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January 9, 2010

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Home » Feature » Art and Culture

Grandma's famous dumplings, peasant Picassos and games

Li Juguan is a farm wife celebrity cook, using a huge old wood-fired stove and oven to turn out country cooking for visitors, some who travel all the way from downtown Shanghai for Grandma Li's cooking.

Li and her neighbors will become World Expo attractions starting this May, but they're open for business now in ancient Zhonghua Village in Langxia Town, Jinshan District.

Next door to Li, in another spacious farmhouse, Chen Meihua shows visitors all the old-time games and pastimes, like spinning tops, kicking shuttlecocks, tossing sandbags -- and transplanting rice seedlings (for those who actually want to do something useful).

Nearby in a third cottage is Yan Junjie's farmhouse and studios where he turns out Jinshan farmers' paintings, famed for their vibrant colors and quaint scenes of country life. He is one of the district's "peasant Picassos" who will be showcased at the six-month Expo.

These three farmers are among the first batch of "World Expo Shanghai Farm Houses" where visitors can spend the day, sleep over, savor country cooking, enjoy rural pastimes and appreciate folk culture, like paper-cutting, weaving, and, of course, peasant painting.

They have official accreditation to accommodate visitors from home and abroad.

These quaint farmhouses are among the first batch of 19 which were renovated in 2007 by the local government and the Shanghai Jinjiang International Travel Service Co Ltd.

Makeover for each cottage cost around 300,000 yuan (US$38,760). Each has a new look with an ancient-looking facade and truly modern interior.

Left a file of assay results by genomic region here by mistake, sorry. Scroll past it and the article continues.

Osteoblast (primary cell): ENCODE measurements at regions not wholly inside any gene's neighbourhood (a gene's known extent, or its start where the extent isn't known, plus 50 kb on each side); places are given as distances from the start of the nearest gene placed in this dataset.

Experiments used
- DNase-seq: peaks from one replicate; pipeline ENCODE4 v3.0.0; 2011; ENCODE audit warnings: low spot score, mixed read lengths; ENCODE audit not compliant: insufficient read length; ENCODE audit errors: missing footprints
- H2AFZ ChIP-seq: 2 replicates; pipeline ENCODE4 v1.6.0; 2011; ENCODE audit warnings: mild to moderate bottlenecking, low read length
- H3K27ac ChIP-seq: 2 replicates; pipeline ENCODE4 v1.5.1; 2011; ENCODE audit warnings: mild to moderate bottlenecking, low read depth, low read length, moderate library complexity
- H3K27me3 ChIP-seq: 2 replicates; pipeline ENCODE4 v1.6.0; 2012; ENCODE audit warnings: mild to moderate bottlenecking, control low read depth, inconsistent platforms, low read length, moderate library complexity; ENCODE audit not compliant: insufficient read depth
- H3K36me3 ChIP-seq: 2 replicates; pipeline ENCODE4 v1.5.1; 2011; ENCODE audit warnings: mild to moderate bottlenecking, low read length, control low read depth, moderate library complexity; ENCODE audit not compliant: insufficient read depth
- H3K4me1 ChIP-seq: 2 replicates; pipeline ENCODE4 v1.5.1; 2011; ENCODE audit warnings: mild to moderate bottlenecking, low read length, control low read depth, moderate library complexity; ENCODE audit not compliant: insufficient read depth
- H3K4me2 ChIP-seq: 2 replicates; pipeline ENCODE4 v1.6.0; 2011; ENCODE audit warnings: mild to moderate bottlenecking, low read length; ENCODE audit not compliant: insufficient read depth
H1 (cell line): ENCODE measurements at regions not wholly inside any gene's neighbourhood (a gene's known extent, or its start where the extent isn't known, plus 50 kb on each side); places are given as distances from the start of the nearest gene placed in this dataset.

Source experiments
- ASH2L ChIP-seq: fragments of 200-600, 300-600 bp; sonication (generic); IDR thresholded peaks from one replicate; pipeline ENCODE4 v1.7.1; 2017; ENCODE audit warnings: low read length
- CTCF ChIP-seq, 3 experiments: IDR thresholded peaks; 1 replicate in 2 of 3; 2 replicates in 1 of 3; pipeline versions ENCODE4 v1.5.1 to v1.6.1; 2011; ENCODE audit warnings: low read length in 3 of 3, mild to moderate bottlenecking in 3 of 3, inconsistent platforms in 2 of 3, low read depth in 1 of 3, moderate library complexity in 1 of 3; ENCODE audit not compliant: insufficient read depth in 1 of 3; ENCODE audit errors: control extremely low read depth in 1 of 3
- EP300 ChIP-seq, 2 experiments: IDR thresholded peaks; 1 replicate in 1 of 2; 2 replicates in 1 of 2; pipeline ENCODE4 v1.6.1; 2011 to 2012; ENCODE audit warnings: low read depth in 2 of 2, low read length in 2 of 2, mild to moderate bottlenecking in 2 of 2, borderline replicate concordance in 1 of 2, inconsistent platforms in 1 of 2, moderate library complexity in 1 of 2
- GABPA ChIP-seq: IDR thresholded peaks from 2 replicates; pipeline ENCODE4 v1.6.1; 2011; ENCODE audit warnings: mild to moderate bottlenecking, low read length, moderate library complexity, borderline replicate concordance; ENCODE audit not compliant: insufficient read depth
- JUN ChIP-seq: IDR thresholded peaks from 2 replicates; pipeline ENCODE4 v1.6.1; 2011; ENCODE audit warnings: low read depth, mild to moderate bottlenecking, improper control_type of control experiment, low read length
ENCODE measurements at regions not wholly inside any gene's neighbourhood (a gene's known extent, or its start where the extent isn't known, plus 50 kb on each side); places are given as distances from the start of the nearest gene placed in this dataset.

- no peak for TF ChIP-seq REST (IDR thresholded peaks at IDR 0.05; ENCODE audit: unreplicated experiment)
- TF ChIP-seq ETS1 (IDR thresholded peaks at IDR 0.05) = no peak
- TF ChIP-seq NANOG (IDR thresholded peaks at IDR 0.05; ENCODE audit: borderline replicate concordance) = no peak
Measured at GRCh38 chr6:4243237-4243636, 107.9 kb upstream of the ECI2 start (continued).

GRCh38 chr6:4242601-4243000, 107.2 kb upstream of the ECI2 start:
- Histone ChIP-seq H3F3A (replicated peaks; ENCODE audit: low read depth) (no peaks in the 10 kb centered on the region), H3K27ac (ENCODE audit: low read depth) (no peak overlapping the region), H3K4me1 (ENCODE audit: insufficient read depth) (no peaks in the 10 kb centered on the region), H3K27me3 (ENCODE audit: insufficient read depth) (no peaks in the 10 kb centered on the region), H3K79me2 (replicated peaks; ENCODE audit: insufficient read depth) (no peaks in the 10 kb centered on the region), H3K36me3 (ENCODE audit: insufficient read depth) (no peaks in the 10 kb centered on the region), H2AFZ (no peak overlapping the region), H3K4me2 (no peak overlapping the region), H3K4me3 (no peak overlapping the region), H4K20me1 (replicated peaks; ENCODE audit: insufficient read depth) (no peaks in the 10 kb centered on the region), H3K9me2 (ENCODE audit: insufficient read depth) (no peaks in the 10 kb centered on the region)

The air-conditioned living rooms are comfortable and contain television sets. The small bedrooms have clean white sheets on the bed. There's a standard bathroom, with commode, hand basin and shower.

One night's stay in the little rooms runs 80-150 yuan per night.

Each cottage has its own vegetable patch or small garden in the front yard where cabbages, eggplant, squash, grapes, bamboo (for the earthen stove), and other organic vegetables are grown.

Zhonghua Village

Address: 9188 Langcao Rd, Zhonghua Village, Langxia Town Yummy food

Grandma Li, a 70-year-old farmer, is busy these days, bustling around her two-story white brick cottage and cooking up a storm, as usual.

"People, especially those from downtown, like my dishes and some can gobble down three big bowls of vegetable rice in one sitting," she says proudly.

She's something of a local celebrity for her small family-style bistro and delicious fare. Her specialties include dumplings shaped like eyebrows, duck marinated in beer, homemade pastries, glutinous rice with pickled vegetables, square rice cakes, pork patties and vegetable rice.

Stepping into the simple, clean, slate-roofed farmhouse, visitors are immediately tantalized by the aromas of cooking.

The kitchen is spotless. It's not big, but it's white and bright, with a full-size refrigerator and a microwave oven. What catches the attention is a huge, wood-fired earthen stove built into the wall. The fuel is dried bamboo and firewood, and the flames are fanned by a billows.